For many of you this is old news. You’ve been programming modules to do the right thing at the right time for years. But for some of you, just disconnecting a battery gets you thinking, “What will this break?” Welcome to the world of relearning and reprogramming.
What is Relearning?
Relearning is the simpler of the two activities. It can take several forms. At its most basic level, it involves leaving the vehicle alone for a bit, confident that it will sort things out over time.
For example, many cars and trucks with “throttle-by-wire” need to learn their baseline idle and the home position of the throttle plate. As gunk builds up on the throttle body and restricts airflow, that home may move to a new address. Along comes a technician to carefully clean out the throttle body and a dramatic change in airflow occurs. If you skip the relearn procedure, your customer may experience several days of idle speeds that may be too high or change erratically. Before you give that vehicle back to the customer, navigate to the “Programming and Relearning” information in ALLDATA Repair. You may find you must do nothing more than start the engine and let it idle in Park for several minutes; some manufacturers’ procedures may have you initiate an “Idle Learn Reset” using a scan tool.
… also known as ‘reflashing’ or ‘flashing.’ As you might imagine, this process is more involved than relearning and adds the stress of knowing that you might very well turn an expensive module into an expensive paperweight.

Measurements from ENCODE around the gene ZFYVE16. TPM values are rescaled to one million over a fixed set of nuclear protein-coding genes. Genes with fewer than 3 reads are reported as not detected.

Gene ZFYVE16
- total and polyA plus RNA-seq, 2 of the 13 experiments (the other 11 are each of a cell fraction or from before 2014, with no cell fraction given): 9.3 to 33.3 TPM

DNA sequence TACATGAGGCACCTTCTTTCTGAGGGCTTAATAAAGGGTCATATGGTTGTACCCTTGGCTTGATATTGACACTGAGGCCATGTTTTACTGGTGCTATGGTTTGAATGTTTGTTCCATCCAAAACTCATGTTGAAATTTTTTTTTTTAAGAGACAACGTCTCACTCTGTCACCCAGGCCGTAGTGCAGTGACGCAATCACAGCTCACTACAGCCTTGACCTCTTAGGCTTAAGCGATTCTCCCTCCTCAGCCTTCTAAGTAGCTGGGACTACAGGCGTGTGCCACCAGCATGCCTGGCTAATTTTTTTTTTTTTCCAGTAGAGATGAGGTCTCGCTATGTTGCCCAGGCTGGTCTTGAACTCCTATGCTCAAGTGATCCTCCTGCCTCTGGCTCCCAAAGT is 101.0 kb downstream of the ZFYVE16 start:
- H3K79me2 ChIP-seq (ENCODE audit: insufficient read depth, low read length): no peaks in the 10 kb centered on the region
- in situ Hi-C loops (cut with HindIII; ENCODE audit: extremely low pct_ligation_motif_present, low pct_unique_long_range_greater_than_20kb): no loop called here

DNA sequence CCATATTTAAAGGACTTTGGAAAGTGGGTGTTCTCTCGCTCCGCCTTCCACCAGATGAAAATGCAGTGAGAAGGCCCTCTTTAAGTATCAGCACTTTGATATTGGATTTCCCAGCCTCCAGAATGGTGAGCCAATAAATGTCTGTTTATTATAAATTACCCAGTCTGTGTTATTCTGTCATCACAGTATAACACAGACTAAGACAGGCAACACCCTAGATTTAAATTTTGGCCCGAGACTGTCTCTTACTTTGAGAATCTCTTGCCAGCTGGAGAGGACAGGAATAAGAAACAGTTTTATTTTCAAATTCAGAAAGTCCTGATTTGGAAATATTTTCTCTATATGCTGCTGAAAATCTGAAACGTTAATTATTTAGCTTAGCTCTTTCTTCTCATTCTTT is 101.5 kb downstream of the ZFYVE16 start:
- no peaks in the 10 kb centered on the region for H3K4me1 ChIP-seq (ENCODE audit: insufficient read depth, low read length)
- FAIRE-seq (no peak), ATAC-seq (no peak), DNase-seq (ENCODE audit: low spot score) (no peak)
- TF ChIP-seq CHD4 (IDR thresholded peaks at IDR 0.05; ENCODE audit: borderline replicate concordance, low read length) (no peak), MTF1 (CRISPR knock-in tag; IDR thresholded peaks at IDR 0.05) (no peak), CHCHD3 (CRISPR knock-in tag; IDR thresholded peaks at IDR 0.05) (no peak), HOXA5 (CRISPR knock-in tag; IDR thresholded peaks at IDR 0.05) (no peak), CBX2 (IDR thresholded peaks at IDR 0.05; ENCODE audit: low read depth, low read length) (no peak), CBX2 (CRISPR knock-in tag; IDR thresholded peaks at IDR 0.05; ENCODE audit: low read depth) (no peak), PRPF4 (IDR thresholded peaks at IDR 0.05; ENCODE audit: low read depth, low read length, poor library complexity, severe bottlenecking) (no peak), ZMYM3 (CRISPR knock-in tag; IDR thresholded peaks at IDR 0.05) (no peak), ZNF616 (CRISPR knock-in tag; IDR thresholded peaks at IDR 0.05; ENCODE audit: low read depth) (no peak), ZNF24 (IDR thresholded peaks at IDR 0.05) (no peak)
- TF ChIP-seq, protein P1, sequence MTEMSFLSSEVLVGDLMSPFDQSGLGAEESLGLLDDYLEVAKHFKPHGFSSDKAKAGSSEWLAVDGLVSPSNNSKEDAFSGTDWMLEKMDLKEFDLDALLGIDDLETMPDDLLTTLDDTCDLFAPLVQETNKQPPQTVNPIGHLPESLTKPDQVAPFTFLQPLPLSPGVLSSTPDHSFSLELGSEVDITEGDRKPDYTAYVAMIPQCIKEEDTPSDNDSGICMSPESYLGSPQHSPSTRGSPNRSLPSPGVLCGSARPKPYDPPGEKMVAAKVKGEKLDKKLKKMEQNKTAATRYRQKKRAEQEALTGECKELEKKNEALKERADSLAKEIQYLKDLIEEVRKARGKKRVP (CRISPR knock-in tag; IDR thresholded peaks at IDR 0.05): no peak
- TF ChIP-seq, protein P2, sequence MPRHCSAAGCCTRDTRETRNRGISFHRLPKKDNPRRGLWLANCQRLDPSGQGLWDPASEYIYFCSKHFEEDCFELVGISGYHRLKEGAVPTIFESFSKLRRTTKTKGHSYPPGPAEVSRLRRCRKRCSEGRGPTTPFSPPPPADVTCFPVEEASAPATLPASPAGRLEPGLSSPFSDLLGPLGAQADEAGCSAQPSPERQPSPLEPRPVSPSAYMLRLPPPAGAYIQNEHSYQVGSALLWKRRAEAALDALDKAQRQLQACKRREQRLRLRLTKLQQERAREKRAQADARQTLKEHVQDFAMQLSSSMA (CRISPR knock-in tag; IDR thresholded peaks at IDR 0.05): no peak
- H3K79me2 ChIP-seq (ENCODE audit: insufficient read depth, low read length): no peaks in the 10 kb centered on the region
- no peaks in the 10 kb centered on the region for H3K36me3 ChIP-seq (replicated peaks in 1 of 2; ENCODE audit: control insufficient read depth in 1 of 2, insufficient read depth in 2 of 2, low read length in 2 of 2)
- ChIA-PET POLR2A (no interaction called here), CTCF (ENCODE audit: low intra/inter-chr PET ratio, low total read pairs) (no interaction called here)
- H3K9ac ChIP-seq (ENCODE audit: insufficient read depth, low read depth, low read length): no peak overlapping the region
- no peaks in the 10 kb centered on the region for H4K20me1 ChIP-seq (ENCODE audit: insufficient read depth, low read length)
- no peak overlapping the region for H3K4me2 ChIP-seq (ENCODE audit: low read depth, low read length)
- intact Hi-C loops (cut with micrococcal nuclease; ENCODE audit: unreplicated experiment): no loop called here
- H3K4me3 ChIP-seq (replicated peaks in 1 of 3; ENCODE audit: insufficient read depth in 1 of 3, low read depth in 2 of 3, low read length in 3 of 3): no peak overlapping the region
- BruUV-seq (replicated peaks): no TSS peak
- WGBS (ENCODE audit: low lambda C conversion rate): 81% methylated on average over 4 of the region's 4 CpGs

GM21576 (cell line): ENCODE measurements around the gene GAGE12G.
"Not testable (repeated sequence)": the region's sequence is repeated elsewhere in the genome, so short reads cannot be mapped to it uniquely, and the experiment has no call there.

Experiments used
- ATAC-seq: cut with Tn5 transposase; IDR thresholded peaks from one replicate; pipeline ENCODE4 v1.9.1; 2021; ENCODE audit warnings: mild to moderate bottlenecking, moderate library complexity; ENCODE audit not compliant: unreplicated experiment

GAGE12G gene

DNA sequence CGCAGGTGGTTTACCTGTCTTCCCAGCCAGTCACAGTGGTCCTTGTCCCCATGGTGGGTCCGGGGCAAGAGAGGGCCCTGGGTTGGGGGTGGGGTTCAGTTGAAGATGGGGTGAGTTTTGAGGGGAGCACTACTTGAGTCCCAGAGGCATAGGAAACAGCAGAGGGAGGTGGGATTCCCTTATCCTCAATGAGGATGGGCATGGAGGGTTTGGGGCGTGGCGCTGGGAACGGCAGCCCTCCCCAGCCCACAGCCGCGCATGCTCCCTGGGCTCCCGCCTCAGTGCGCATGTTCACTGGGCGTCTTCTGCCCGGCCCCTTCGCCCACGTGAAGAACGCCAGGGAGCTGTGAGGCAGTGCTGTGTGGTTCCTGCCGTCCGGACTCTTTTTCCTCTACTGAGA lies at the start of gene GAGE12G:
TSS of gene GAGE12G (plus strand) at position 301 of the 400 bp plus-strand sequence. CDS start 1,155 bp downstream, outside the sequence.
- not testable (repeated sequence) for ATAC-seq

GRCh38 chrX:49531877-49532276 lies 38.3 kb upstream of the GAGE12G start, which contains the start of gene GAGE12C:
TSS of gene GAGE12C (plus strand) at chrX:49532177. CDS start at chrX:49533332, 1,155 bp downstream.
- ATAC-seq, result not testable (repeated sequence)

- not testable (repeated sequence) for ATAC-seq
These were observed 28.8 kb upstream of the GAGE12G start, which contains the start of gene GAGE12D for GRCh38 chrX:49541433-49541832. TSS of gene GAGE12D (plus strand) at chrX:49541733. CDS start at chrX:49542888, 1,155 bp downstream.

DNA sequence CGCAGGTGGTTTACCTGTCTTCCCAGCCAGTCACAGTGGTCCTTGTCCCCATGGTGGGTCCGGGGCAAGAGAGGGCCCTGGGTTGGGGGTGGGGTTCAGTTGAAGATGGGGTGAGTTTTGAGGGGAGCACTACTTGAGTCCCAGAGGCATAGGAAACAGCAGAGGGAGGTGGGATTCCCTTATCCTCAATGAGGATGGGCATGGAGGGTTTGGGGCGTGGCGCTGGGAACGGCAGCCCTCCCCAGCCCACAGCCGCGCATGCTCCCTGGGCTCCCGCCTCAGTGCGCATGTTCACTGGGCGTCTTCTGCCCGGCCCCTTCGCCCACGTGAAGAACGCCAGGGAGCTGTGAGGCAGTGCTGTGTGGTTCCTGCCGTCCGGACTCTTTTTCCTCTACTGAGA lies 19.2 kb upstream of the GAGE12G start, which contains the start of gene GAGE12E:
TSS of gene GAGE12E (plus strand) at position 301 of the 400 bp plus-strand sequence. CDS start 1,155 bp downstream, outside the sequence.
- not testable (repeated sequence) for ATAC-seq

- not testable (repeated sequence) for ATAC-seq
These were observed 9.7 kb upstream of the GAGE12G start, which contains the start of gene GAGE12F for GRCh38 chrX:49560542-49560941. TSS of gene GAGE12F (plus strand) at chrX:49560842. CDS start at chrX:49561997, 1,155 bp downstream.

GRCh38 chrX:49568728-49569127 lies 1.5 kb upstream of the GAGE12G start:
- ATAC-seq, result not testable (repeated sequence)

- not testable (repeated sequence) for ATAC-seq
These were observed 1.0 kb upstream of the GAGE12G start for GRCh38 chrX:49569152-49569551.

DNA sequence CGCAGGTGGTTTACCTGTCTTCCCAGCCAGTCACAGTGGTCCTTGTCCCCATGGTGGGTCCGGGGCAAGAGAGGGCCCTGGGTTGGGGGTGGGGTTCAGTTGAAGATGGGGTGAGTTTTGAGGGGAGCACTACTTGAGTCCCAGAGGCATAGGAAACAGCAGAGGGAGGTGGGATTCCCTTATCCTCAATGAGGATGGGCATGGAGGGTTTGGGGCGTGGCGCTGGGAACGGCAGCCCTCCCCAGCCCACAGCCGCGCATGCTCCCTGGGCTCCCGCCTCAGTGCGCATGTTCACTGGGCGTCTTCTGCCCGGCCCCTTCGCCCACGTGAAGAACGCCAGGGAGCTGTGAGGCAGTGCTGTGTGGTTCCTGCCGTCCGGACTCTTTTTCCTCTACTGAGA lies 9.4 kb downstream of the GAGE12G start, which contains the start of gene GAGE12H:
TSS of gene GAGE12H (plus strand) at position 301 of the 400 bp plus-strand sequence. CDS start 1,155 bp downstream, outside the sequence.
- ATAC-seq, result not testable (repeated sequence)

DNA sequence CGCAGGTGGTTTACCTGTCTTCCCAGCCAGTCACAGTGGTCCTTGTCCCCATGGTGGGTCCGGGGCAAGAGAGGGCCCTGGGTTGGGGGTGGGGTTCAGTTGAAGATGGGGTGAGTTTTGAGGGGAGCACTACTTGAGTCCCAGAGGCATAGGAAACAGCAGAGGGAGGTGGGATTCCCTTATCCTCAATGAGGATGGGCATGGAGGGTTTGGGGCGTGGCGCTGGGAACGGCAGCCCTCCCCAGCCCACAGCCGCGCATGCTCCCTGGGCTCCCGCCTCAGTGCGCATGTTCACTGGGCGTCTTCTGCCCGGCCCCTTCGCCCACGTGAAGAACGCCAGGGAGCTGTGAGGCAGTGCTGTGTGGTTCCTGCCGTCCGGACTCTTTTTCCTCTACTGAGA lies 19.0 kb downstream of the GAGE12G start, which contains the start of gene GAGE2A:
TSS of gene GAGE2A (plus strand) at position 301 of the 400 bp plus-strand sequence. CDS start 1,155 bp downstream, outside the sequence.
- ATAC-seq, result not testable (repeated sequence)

Tire pressure monitoring systems (TPMS) relearning varies greatly by manufacturer and model year. Some Hondas just need you to push a button on the dash (2014 CR-V) and drive for a few miles. Other Hondas require the use of a TPMS trigger tool to wake the tire pressure sensor and a scan tool to enable the TPMS control unit to learn each sensor’s identification code.
Special precautions for relearning may involve not having other vehicles nearby or avoiding having the key fobs of other vehicles present during the process. As always, refer to the information contained in ALLDATA Repair to make the process go smoothly.
Reprogramming, the next level
Sometimes relearning isn’t enough. The ones and zeros that make up the instructions a module follows must be burned into its memory. This is reprogramming, also known as “reflashing” or “flashing.” As you might imagine, this process is more involved than relearning and adds the stress of knowing that you might very well turn an expensive module into an expensive paperweight. Reprogramming has been around for over two decades, but became an EPA (Environmental Protection Agency) required feature for all cars and light-duty trucks sold in the United States beginning with the 2004 model year.
While the process is not consistent from manufacturer to manufacturer or even from year to year, most procedures involve the use of a Society of Automotive Engineers (SAE) J2534-compliant “pass through” device that connects on one end to the vehicle and on the other end to a Windows PC with internet access. In addition to this hardware, you’ll need to add a subscription to the OEM programming software.